The opinion of the court was delivered by: Egan Jr., J.
Calendar Date: September 15, 2011
Before: Spain, J.P., Rose, Lahtinen, Garry and Egan Jr., JJ.
Proceeding pursuant to CPLR article 78 (transferred to this Court by order of the Supreme Court, entered in Albany County) to review a determination of respondent which found petitioner guilty of violating certain prison disciplinary rules.
A correction officer noticed that petitioner was acting in a suspicious manner and directed him to come to the front of the company. Petitioner refused and ran back to his cell followed by two correction officers. When the officers reached petitioner's cell, one of them noticed that the toilet had just been flushed, and he ordered petitioner out of the cell. After petitioner exited the cell, the officer found a plexiglass weapon on petitioner's bed and bottles of homemade alcohol on a ledge above the cell door. As a result, petitioner was charged in a misbehavior report with refusing a direct order, possessing a weapon and possessing alcohol. Following a tier III disciplinary hearing, he was found guilty of the charges. Petitioner's subsequent administrative appeal proved unsuccessful, prompting him to commence this CPLR article 78 proceeding to challenge respondent's determination.
We confirm. Substantial evidence, consisting of the misbehavior report, documentary evidence and extensive testimony adduced at the hearing, supports the determination of guilt (see Matter of Sorrentino v Fischer, 78 AD3d 1354, 1355 ; Matter of Terrence v Fischer, 64 AD3d 1110, 1111 ). Any discrepancies in the time of the incident noted in the log book and the other documents were adequately explained by the keeper of the log book, who stated that he inadvertently wrote down the wrong time due to the fact that the battery in the clock he relied upon was dead (see Matter of Smith v Fischer, 54 AD3d 1083, 1084 ; Matter of Muniz v Selsky, 301 AD2d 769, 770 , lv denied 99 NY2d 511 ). Moreover, while petitioner maintained that he was innocent of the charges and was "set up," this presented a credibility issue for the Hearing Officer to resolve (see Matter of Nimmons v Fischer, 68 AD3d 1311, 1311 ). Furthermore, although petitioner asserts that the misbehavior report should have been endorsed by the correction officer present during the incident who did not author the report (see 7 NYCRR 251-3.1 [b]), petitioner has not demonstrated that he was prejudiced by the lack of the officer's endorsement given that the officer testified at the hearing (see Matter of Pante v Goord, 73 AD3d 1394, 1395 ; Matter of Williams v Goord, 31 AD3d 1086, 1087 ). Finally, upon reviewing the record, we reject petitioner's claim that the Hearing Officer did not conduct a fair and impartial hearing and find nothing to indicate that the outcome of the hearing flowed from any alleged bias (see Matter of Abdullah v Goord, 36 AD3d 978, 979 ; Matter of Quinney v Selsky, 18 AD3d 1082, 1083 ). Petitioner's remaining contentions, to the extent that they are properly before us, have been considered and are unavailing.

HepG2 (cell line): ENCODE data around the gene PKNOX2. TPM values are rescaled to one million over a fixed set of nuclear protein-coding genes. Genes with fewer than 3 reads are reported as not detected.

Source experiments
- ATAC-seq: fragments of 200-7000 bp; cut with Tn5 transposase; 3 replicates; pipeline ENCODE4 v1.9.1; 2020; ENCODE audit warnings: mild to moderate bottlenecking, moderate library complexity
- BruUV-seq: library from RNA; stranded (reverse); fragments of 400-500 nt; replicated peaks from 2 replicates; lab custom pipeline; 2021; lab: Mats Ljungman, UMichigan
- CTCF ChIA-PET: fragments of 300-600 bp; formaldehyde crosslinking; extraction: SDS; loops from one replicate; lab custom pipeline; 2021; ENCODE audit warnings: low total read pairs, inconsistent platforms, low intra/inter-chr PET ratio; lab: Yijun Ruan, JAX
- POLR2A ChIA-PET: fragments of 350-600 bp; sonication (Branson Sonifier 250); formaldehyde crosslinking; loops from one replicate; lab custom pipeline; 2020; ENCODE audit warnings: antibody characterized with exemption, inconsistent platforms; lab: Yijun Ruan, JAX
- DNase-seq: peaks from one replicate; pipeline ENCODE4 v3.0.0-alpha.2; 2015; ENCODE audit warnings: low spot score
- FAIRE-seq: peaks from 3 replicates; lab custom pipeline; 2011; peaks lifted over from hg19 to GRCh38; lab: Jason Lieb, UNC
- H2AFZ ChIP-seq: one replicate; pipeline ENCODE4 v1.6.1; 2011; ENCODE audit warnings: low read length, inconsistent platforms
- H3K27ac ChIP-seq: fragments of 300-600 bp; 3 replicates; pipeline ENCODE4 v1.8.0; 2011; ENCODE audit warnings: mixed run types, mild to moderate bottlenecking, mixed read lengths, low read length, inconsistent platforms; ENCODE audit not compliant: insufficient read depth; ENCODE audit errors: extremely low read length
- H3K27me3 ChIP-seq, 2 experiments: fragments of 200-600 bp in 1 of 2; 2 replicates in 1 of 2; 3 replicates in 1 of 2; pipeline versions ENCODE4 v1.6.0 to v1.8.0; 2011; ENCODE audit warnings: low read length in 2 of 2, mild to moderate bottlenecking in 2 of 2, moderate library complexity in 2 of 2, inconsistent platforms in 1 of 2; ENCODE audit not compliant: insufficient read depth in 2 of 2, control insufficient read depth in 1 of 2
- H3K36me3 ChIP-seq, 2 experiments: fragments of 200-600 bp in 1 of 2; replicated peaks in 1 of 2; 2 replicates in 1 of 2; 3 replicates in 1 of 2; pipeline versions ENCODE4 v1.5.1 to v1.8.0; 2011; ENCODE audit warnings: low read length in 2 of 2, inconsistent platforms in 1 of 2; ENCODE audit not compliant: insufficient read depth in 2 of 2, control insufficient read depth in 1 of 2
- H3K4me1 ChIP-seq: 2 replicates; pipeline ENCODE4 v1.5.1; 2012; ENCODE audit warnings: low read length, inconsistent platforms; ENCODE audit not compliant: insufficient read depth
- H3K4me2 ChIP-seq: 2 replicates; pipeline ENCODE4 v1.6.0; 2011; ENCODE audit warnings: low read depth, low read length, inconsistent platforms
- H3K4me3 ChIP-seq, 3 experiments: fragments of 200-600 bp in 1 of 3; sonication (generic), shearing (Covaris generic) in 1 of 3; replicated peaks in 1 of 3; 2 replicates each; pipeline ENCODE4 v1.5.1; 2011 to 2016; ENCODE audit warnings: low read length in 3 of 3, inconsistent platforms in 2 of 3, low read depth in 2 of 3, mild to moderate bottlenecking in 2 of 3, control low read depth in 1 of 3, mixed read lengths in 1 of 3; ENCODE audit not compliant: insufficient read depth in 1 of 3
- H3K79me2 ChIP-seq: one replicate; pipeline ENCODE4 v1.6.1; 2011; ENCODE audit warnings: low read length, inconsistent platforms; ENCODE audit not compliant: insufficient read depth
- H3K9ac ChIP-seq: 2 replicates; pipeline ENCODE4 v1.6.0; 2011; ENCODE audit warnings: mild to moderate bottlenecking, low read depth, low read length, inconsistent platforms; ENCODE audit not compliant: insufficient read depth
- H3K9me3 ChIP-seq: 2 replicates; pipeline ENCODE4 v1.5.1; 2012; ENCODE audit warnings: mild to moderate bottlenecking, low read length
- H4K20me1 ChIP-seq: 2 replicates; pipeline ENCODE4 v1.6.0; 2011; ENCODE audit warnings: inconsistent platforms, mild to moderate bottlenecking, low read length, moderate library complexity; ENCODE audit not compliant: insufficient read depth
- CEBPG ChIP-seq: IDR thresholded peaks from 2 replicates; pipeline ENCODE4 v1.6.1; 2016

Spain, J.P., Rose, Lahtinen and Garry, JJ., concur.
ADJUDGED that the determination is confirmed, without costs, and petition dismissed.
Robert D. Mayberger Clerk of the Court
© 1992-2011 VersusLaw ...